Bower (1982) has demonstrated that infants as young as three or four months showed surprise when a once visible, then occluded, object had seemingly ‘disappeared’ after only a few seconds. Immediately the suggestion was made that object permanence was present much earlier than predicted by Piaget’s sensorimotor sub-stages allowed for. Further, Diamond (1991; 2000) has utilized temporal variations between the time before switching an objects location (A to B) and the delay before the infant could reach for an object. Her findings demonstrate that immediate ‘reach’ opportunities for 7.5mth resulted in correctly identified object location. Whereas, 7.5mth could not withstand a ≤2 sec delay without incorrect location choice. 9mth infants were found to withstand a ≤5 sec delay prior to successful object location, likewise, 12mth infants a ≤10 sec delay. Once again therefore infants were demonstrated as capable of representation of occluded objects; though the infants’ working memory is demonstrably limited. It is interesting that Diamond noted motor habit (perseveration) played a significant role in the obfuscation of knowledge of the hidden object during incorrect location choice – where the eyes focused attention (B) was observed as inconsistent with where the arm and hand reached out (A). These motor habit findings were revisited and modified by Thelen et al. (2001). In this experiment no objects were hidden. Rather, an object at location A is placed within reach of the participating infants. After habituation to the first object a second object was placed at location B. Infants continued to reach toward the ‘old’ object (location A) whilst their attention was drawn to the new object (location B). Thelen et al. (2001) provides compatible support for motor habit data in support of Diamond’s (1991; 2000) findings.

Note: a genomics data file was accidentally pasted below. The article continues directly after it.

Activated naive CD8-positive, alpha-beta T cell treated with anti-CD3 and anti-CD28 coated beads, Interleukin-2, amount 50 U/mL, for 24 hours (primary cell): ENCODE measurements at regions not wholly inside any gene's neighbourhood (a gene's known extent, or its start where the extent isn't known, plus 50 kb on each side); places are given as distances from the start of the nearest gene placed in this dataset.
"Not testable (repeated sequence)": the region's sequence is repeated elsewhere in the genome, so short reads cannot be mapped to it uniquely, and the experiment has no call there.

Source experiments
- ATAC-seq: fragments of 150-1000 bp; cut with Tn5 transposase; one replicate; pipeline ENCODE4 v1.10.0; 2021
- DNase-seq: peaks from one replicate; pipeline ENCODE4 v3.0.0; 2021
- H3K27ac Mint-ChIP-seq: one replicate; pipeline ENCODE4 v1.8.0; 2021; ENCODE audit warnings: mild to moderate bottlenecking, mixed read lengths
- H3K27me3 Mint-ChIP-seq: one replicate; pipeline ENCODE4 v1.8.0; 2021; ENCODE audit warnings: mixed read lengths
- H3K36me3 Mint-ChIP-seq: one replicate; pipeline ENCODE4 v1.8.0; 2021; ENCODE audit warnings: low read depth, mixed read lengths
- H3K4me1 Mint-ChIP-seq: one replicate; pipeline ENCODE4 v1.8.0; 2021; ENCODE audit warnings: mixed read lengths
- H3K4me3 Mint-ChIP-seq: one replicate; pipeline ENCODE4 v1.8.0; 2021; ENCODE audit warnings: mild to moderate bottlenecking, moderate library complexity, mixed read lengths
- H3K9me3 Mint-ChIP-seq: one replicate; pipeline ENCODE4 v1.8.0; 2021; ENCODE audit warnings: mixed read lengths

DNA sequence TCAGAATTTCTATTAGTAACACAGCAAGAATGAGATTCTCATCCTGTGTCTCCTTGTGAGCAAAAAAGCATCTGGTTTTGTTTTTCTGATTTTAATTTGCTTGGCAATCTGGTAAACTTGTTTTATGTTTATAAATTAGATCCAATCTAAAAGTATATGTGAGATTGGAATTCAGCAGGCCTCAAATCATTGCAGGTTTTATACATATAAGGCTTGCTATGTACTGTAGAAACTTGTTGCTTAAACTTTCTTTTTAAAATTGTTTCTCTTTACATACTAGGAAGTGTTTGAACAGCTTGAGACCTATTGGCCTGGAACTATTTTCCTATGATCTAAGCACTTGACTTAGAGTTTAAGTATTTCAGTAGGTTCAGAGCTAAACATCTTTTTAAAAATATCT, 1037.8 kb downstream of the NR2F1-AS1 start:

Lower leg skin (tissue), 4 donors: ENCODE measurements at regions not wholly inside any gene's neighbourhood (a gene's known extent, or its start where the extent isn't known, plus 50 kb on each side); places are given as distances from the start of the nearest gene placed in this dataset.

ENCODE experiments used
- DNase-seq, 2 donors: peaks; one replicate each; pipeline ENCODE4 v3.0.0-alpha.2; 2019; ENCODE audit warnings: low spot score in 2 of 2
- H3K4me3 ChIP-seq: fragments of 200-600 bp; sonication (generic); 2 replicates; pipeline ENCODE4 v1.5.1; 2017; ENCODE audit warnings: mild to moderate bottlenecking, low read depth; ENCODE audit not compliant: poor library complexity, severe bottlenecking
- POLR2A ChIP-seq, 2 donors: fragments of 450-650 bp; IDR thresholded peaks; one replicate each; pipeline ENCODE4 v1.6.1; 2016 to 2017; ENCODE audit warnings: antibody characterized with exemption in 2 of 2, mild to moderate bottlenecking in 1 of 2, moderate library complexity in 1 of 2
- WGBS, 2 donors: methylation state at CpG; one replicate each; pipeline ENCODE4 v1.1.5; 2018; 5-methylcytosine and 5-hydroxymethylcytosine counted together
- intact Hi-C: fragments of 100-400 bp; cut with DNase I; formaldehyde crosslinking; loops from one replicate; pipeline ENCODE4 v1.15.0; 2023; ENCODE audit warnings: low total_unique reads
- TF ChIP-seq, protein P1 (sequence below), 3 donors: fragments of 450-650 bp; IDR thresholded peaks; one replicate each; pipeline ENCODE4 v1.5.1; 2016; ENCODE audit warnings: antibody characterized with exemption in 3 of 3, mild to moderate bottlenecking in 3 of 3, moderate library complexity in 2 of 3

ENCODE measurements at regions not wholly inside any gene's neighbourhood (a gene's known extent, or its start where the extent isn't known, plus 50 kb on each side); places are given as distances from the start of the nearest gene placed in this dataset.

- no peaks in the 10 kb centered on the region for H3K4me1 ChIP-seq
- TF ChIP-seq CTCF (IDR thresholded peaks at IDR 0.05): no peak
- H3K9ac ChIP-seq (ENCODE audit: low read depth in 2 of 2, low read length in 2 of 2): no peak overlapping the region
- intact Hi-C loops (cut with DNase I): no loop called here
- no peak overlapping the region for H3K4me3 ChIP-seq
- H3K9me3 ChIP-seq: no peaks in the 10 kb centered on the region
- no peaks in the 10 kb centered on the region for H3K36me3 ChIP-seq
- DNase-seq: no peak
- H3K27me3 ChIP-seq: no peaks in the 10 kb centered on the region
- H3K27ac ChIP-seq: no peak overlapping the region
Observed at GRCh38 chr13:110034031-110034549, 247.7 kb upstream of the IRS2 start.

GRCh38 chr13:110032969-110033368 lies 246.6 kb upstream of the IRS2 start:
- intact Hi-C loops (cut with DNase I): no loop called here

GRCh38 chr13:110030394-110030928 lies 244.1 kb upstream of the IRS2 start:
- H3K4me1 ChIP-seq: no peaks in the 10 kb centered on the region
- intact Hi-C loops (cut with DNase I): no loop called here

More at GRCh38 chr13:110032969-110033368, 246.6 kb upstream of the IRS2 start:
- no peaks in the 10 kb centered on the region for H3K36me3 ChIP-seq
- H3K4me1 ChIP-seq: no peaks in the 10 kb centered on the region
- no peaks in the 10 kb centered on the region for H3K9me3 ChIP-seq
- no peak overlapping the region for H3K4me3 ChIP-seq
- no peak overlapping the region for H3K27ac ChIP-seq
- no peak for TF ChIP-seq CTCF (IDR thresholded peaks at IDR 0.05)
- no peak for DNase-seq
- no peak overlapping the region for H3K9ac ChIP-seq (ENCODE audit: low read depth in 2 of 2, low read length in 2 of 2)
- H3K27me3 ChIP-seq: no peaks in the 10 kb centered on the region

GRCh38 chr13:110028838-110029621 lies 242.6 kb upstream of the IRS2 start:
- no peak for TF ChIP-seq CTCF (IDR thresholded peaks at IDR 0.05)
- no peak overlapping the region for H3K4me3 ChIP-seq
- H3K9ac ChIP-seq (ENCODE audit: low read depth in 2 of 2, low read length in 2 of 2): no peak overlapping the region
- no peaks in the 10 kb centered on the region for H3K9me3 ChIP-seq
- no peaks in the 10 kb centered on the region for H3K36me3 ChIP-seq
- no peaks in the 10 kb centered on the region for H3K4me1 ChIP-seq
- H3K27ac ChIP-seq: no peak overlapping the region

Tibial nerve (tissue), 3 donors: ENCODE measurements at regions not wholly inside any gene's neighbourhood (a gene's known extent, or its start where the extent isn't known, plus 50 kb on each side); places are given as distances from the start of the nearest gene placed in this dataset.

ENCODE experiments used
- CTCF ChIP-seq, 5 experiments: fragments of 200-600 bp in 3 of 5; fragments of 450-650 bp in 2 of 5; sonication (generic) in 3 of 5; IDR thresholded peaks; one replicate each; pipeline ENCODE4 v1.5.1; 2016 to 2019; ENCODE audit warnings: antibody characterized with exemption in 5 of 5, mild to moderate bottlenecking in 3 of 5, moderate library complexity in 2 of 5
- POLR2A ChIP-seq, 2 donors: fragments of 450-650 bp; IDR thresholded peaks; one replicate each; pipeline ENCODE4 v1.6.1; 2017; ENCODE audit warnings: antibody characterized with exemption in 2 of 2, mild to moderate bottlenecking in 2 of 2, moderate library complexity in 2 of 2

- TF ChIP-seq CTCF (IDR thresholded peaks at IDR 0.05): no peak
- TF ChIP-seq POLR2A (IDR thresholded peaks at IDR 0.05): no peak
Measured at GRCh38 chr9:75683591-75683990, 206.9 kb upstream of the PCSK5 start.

Others reasoned differently (e.g. Baillargeon 1998; Spelke et al. 1992; Baillargeon et al. 1985), deciding that memory and motor habit might be circumvented altogether by utilizing infants’ well-documented tendency to stare at novel stimuli. Baillargeon et al. (1985) devised the 180o hinged-screen differential looking experiments where infants’ expectations were violated by impossible events (i.e. the hinged screen seemingly passing through a yellow box): and in so doing created an influential and revealing new paradigm for testing object permanence by way of impossible events. That is, impossible spatiotemporal events which undermined natural physical laws and, seemingly attracted a rent in the infants’ sensibilities leaving them noticeably surprised.